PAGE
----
All forecasts are not created equal. (Weather Underground)

We get the question all the time — which app has the most accurate forecast? The truth is, it depends on where you’re located. Some companies do better at forecasting in Chicago than, say, San Francisco. Some methods are going to be better-suited for Midwest winters than Santa Ana winds.

But unless you have the patience to track the accuracy of multiple apps over a few weeks’ time, you’re probably better off trusting an independent forecast “grader,” like ForecastWatch, which has been monitoring accuracy for over a decade.

Every once in a while, ForecastWatch performs a comprehensive study on the biggest weather predictors, such as the Weather Channel, AccuWeather and the National Weather Service, and international companies such as Foreca and MeteoGroup. One of these analyses was published last week, and it included forecast data from 11 forecast providers from 2010 to 2016. In total, over 142 million forecasts were analyzed, according to ForecastWatch’s overview.

When it was all said and done, the world’s most accurate forecasts came from these companies:

1. The Weather Channel (weather.com)

2. MeteoGroup

3. Weather Underground (sister company to the Weather Channel)

4. Foreca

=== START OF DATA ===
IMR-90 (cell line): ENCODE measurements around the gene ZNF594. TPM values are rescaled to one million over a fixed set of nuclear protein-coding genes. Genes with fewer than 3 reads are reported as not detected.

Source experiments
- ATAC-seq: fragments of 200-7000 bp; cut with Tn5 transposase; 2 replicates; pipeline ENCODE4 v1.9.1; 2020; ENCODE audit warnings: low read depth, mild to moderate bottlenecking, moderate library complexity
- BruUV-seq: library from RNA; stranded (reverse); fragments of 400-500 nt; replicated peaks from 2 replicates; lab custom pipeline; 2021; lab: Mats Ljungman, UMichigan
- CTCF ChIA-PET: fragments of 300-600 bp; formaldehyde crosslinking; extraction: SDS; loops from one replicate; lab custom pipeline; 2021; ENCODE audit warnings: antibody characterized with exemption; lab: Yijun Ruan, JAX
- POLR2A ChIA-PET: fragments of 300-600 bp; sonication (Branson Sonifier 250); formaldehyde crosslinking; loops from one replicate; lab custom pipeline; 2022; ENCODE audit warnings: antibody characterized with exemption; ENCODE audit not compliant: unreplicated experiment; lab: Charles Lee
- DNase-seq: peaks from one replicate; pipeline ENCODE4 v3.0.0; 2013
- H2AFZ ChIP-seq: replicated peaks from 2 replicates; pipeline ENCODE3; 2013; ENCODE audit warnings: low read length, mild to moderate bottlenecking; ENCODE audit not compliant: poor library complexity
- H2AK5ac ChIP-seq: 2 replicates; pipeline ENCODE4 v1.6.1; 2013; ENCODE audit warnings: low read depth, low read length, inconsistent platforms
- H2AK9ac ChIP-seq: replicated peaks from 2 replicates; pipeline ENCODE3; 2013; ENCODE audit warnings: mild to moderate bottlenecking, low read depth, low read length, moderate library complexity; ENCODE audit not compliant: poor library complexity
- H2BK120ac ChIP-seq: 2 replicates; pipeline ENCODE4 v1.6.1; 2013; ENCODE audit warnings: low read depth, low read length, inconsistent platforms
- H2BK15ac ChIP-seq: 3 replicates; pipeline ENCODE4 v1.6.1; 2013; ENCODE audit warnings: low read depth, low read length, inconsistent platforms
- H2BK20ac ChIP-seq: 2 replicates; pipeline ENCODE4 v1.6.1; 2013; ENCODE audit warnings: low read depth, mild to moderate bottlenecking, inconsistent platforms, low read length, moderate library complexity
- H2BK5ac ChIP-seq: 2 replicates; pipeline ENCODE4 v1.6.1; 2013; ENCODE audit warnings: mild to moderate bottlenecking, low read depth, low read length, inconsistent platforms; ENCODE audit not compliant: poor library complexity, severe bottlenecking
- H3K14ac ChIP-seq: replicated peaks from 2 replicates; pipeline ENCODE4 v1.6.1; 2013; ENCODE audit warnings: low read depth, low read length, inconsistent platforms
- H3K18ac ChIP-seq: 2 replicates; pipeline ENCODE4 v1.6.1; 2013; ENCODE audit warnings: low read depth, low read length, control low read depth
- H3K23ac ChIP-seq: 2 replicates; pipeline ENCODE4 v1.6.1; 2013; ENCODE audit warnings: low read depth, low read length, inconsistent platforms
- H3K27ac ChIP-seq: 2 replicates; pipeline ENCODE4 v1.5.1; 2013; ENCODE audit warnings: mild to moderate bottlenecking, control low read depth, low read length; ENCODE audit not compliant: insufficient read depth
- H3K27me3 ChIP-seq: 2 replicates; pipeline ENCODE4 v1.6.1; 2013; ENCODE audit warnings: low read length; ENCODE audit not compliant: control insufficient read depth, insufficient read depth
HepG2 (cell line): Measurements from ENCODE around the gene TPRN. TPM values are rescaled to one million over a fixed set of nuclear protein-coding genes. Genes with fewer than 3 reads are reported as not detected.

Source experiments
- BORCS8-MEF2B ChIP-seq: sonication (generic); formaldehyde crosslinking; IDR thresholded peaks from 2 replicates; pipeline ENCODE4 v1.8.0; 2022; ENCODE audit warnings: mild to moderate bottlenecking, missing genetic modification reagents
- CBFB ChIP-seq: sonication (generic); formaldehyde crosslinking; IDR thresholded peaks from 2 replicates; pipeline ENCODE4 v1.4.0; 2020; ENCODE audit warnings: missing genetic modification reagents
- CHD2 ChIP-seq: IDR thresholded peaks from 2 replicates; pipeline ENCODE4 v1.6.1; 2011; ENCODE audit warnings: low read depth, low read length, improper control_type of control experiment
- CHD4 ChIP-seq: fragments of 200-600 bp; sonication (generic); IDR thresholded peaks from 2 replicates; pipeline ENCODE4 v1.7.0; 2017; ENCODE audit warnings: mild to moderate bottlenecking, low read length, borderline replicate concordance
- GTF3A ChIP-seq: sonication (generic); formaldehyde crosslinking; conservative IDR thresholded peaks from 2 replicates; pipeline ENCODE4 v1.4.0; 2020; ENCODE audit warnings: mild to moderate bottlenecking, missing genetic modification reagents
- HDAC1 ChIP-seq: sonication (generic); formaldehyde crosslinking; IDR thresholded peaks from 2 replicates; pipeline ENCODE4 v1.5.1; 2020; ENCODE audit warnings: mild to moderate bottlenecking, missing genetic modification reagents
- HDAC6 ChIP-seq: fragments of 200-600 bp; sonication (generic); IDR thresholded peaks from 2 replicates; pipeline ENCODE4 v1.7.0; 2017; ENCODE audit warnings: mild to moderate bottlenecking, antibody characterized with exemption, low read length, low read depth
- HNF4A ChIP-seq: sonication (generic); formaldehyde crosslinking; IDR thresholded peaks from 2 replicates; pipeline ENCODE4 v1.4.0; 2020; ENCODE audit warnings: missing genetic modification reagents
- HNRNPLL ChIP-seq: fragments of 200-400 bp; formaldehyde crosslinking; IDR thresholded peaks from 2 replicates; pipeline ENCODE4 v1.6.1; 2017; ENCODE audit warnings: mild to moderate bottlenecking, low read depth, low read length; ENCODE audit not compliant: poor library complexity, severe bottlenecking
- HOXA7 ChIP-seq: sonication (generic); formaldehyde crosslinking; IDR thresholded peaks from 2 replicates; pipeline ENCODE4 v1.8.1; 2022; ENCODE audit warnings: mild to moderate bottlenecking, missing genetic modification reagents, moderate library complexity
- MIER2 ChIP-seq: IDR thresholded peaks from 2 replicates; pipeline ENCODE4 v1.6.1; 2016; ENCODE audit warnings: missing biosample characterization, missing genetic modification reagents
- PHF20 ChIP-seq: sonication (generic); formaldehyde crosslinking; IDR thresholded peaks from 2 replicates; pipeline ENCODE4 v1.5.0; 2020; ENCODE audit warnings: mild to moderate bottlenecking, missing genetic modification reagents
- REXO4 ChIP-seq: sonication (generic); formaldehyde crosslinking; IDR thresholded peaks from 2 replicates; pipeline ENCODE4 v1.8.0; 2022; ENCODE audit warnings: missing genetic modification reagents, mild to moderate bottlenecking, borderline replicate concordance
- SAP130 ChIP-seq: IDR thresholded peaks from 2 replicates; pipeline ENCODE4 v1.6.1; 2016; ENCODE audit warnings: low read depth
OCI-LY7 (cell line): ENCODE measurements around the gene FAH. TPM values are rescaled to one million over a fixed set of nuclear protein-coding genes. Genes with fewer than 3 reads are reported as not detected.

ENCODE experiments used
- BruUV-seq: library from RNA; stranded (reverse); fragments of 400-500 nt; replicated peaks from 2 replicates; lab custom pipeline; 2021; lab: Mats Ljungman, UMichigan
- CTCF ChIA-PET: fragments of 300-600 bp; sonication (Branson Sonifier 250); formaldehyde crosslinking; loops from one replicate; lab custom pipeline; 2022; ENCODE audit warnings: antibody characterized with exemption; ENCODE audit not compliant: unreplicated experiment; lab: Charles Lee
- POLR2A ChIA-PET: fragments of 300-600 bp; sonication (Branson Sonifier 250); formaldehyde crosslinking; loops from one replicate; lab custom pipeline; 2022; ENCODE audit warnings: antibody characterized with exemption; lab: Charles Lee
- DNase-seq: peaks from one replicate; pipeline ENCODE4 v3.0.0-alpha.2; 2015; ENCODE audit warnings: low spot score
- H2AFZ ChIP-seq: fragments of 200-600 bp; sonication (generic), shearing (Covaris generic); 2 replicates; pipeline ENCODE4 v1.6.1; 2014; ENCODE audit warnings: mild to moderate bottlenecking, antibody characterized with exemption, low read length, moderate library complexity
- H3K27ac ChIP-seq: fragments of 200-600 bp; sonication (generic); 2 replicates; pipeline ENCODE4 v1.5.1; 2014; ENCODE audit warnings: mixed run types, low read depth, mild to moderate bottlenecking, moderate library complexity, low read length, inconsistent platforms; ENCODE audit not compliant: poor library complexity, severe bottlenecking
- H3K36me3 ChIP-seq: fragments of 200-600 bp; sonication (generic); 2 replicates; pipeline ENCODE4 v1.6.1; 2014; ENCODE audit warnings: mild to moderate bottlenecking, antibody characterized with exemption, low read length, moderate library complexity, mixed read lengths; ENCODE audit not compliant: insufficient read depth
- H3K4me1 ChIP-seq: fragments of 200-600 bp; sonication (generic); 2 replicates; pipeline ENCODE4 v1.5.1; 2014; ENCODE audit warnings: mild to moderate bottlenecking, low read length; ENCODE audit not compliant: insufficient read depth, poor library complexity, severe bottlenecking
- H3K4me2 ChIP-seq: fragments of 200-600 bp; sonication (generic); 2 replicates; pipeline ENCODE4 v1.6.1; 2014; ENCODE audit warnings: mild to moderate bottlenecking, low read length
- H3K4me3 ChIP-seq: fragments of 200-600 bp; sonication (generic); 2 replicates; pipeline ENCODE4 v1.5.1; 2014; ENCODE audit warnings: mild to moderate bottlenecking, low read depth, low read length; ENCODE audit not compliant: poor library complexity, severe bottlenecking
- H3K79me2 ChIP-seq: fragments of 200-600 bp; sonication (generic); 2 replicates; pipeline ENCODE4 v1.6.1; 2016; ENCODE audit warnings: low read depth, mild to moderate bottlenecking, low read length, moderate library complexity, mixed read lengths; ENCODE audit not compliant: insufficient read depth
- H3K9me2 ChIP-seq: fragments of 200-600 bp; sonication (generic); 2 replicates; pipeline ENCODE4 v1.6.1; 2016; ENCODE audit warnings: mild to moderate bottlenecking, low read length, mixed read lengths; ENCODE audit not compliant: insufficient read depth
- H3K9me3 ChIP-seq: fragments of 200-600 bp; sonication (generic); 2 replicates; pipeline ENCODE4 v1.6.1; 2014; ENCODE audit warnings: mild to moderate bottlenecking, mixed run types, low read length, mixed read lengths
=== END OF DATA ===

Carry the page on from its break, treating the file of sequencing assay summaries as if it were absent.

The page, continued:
ForecastWatch looked at U.S. and international forecasts:

Forecasts from three regions and three days-out groupings were analyzed. Forecasts were collected from 2010 through June of 2016 for the United States, and from 2013 through June of 2016 for Asia-Pacific and Europe.

The study had a clearly defined and objective bar to meet:

Accuracy was measured as the combination of the percentage of high temperature forecasts within three degrees, the percentage of low temperature forecasts within three degrees, and the percent correct of precipitation forecasts.

It was also exhaustive:

Forecasts from eleven different providers were collected for a total of over 142 million forecasts analyzed.

One of the most important things to consider when you’re ranking a forecast is how many days into the future it’s trying to predict. A Day 7 forecast is less accurate than a forecast for tomorrow.

ForecastWatch broke the results down into three useful periods: 1-3 days, 3-5 days and 6-9 days. These are the accuracy results for U.S. forecasts:


U.S. forecast accuracy from 2010 to June 2016. (ForecastWatch)

As computing power increases, forecast methods are rapidly changing. These results may not be the same in a year, but for now, you know which app to download the next time you’re planning an event — or just wondering whether it’s going to rain tomorrow.